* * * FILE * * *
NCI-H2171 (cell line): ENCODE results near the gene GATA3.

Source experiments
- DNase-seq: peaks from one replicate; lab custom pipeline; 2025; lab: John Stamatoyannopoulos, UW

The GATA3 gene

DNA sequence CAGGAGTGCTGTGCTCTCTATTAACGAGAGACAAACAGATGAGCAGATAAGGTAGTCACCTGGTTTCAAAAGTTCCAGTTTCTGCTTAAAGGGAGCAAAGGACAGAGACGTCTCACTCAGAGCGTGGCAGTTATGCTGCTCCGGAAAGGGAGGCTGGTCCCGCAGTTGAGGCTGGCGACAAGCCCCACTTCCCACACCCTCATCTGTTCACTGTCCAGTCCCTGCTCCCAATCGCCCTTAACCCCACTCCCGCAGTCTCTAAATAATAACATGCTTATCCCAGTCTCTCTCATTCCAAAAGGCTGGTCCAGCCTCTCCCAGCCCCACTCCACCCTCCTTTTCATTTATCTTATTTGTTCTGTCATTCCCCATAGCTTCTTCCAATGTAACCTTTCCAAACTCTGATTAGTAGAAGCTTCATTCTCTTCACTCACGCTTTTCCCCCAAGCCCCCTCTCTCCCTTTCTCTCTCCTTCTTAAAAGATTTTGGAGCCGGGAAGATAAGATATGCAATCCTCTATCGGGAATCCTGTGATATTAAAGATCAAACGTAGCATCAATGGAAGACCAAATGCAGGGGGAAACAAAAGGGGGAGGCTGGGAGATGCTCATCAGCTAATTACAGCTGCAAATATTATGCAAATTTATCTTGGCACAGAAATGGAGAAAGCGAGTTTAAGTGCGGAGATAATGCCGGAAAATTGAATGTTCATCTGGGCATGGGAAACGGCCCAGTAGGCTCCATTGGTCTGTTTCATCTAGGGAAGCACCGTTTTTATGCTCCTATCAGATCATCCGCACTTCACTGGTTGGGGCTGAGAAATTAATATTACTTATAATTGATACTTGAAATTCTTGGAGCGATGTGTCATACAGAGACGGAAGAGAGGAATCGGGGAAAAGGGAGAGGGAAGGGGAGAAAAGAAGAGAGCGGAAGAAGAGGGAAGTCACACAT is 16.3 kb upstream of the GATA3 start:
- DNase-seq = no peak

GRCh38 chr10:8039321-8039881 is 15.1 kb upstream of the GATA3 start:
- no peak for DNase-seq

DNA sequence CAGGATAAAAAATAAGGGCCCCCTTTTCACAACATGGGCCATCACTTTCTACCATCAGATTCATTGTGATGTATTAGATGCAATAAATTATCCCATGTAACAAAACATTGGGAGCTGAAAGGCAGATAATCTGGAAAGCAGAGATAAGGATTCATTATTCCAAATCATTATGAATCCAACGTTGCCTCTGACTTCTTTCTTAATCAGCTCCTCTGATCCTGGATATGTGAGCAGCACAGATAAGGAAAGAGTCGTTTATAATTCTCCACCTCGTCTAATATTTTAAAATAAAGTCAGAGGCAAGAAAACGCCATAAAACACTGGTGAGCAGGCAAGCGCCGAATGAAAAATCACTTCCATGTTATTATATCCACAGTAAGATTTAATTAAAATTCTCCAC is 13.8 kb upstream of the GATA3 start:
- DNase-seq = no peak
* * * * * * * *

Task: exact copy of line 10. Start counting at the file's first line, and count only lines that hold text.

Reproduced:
- DNase-seq = no peak